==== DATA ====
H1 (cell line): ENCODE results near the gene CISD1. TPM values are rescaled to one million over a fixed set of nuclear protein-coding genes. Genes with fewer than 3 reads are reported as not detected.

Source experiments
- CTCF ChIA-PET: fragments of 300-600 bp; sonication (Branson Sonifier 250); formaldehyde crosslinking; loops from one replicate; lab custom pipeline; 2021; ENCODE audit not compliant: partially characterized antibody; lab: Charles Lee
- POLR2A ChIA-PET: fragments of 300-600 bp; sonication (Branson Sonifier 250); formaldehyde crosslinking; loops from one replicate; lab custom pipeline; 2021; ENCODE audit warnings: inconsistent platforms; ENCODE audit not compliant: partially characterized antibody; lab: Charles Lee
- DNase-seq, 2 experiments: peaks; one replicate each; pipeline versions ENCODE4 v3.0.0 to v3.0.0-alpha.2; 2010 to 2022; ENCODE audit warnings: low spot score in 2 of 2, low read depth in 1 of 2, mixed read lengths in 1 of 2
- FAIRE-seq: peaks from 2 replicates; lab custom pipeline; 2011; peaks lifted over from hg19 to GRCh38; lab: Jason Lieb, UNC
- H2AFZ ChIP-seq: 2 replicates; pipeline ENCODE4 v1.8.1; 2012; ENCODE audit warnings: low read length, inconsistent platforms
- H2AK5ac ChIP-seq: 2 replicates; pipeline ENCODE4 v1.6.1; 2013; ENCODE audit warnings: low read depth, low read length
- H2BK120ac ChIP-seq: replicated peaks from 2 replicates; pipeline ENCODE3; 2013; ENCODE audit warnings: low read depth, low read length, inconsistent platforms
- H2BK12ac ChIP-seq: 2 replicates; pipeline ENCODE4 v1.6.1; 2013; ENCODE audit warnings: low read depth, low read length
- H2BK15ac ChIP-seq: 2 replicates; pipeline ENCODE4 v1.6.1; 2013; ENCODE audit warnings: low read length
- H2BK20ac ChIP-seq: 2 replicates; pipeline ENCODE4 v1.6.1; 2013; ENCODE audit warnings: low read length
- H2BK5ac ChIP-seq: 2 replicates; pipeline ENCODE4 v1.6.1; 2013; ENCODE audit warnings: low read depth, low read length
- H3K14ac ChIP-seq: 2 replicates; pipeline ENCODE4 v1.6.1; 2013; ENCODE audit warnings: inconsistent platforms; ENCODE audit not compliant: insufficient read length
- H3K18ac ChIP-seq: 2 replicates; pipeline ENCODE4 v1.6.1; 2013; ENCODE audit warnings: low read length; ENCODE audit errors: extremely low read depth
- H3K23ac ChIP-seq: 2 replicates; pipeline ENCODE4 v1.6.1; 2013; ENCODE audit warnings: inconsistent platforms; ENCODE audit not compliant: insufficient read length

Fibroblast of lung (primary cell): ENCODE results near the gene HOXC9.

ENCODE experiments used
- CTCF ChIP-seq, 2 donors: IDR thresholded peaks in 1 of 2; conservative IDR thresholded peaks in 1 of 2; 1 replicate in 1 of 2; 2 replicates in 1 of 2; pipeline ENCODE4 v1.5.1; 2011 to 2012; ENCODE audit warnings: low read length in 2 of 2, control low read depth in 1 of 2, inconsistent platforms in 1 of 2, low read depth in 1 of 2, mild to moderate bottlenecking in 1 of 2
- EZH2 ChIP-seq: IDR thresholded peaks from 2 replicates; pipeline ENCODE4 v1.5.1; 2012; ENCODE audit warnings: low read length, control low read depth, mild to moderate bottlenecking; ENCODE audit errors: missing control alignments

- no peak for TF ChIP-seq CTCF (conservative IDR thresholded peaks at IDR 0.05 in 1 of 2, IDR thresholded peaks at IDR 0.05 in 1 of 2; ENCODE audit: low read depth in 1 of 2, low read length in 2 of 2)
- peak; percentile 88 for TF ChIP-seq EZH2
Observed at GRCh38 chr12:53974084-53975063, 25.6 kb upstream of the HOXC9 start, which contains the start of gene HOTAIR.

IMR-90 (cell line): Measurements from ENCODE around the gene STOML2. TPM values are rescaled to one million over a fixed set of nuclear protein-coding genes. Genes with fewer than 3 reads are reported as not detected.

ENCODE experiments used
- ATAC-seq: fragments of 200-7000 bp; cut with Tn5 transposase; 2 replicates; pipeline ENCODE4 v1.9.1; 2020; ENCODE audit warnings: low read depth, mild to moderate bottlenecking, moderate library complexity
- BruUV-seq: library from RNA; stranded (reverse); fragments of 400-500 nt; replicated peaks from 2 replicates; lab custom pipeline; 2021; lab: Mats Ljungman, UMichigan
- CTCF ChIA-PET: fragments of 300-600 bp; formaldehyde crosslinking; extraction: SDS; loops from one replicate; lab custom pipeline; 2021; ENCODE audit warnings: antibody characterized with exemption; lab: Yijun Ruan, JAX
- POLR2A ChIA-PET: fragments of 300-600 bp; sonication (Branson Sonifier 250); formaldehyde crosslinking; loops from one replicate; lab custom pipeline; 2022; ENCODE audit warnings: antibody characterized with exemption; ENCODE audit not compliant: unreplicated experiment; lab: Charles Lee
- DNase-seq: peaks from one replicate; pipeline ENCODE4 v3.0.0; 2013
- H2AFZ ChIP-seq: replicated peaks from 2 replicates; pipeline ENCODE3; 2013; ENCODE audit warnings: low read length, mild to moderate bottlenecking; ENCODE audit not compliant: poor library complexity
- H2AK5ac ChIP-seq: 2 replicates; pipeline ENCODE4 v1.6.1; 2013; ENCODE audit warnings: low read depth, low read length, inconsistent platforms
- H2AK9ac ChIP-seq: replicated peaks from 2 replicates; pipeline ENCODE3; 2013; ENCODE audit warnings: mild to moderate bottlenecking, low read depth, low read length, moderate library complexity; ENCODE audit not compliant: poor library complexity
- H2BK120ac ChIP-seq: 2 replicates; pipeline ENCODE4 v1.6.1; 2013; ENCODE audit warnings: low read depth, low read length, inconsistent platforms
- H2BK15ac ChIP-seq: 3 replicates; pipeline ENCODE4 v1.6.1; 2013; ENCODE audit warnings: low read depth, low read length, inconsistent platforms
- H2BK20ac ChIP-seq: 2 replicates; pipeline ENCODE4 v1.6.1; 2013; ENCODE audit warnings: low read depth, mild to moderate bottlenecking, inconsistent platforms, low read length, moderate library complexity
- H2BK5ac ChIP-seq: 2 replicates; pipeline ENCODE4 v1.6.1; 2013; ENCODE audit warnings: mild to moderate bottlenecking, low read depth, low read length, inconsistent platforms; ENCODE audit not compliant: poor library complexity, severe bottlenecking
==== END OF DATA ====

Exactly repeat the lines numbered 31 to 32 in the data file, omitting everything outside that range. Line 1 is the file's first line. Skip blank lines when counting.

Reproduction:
- H2AFZ ChIP-seq: replicated peaks from 2 replicates; pipeline ENCODE3; 2013; ENCODE audit warnings: low read length, mild to moderate bottlenecking; ENCODE audit not compliant: poor library complexity
- H2AK5ac ChIP-seq: 2 replicates; pipeline ENCODE4 v1.6.1; 2013; ENCODE audit warnings: low read depth, low read length, inconsistent platforms